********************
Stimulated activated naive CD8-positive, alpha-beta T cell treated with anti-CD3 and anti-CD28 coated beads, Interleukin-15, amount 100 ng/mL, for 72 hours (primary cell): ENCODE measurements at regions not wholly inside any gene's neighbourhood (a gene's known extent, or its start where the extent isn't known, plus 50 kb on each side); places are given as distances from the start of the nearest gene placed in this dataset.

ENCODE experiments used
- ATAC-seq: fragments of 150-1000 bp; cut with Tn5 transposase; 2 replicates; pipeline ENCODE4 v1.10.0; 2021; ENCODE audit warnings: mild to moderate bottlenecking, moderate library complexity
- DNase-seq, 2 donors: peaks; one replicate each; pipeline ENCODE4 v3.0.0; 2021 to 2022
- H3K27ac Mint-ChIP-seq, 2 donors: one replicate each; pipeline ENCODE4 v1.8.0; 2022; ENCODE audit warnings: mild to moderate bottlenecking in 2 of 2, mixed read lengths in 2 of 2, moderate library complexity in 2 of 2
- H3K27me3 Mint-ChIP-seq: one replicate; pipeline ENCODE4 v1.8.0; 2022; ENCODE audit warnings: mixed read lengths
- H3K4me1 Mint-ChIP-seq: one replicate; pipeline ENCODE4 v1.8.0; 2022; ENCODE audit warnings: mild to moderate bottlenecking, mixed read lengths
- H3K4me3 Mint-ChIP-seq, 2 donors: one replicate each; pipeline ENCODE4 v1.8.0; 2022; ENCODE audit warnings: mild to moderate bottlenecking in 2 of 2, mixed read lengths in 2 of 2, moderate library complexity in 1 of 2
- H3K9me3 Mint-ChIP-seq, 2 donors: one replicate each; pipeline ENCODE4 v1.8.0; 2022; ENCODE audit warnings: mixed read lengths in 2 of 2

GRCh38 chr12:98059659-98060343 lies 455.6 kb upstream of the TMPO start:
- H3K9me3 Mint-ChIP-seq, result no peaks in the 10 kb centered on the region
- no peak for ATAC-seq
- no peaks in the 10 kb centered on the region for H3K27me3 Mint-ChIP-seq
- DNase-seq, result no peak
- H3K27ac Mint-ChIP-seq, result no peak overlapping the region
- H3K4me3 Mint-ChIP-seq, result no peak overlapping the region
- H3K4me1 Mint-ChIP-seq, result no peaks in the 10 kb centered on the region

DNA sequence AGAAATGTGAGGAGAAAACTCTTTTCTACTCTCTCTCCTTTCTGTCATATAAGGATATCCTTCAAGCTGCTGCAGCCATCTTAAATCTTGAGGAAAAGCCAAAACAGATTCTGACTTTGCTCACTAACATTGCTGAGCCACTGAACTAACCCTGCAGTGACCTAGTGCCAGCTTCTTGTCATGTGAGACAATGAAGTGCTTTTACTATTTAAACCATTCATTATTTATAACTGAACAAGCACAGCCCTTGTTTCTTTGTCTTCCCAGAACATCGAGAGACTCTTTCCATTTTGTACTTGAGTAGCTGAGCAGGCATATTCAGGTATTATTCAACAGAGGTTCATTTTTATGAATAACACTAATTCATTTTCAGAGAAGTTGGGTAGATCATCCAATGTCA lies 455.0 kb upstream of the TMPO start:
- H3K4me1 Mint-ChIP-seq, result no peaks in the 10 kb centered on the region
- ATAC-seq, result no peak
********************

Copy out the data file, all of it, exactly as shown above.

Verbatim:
Stimulated activated naive CD8-positive, alpha-beta T cell treated with anti-CD3 and anti-CD28 coated beads, Interleukin-15, amount 100 ng/mL, for 72 hours (primary cell): ENCODE measurements at regions not wholly inside any gene's neighbourhood (a gene's known extent, or its start where the extent isn't known, plus 50 kb on each side); places are given as distances from the start of the nearest gene placed in this dataset.

ENCODE experiments used
- ATAC-seq: fragments of 150-1000 bp; cut with Tn5 transposase; 2 replicates; pipeline ENCODE4 v1.10.0; 2021; ENCODE audit warnings: mild to moderate bottlenecking, moderate library complexity
- DNase-seq, 2 donors: peaks; one replicate each; pipeline ENCODE4 v3.0.0; 2021 to 2022
- H3K27ac Mint-ChIP-seq, 2 donors: one replicate each; pipeline ENCODE4 v1.8.0; 2022; ENCODE audit warnings: mild to moderate bottlenecking in 2 of 2, mixed read lengths in 2 of 2, moderate library complexity in 2 of 2
- H3K27me3 Mint-ChIP-seq: one replicate; pipeline ENCODE4 v1.8.0; 2022; ENCODE audit warnings: mixed read lengths
- H3K4me1 Mint-ChIP-seq: one replicate; pipeline ENCODE4 v1.8.0; 2022; ENCODE audit warnings: mild to moderate bottlenecking, mixed read lengths
- H3K4me3 Mint-ChIP-seq, 2 donors: one replicate each; pipeline ENCODE4 v1.8.0; 2022; ENCODE audit warnings: mild to moderate bottlenecking in 2 of 2, mixed read lengths in 2 of 2, moderate library complexity in 1 of 2
- H3K9me3 Mint-ChIP-seq, 2 donors: one replicate each; pipeline ENCODE4 v1.8.0; 2022; ENCODE audit warnings: mixed read lengths in 2 of 2

GRCh38 chr12:98059659-98060343 lies 455.6 kb upstream of the TMPO start:
- H3K9me3 Mint-ChIP-seq, result no peaks in the 10 kb centered on the region
- no peak for ATAC-seq
- no peaks in the 10 kb centered on the region for H3K27me3 Mint-ChIP-seq
- DNase-seq, result no peak
- H3K27ac Mint-ChIP-seq, result no peak overlapping the region
- H3K4me3 Mint-ChIP-seq, result no peak overlapping the region
- H3K4me1 Mint-ChIP-seq, result no peaks in the 10 kb centered on the region

DNA sequence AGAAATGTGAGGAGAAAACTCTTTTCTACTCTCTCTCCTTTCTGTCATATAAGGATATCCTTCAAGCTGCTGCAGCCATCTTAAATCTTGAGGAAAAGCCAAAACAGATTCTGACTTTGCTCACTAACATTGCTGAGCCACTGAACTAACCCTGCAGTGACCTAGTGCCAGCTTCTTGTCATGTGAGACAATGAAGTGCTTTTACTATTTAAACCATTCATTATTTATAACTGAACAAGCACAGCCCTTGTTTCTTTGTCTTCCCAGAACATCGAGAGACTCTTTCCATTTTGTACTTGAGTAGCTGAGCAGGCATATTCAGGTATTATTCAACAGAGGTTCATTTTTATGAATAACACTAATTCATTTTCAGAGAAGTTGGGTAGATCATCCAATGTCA lies 455.0 kb upstream of the TMPO start:
- H3K4me1 Mint-ChIP-seq, result no peaks in the 10 kb centered on the region
- ATAC-seq, result no peak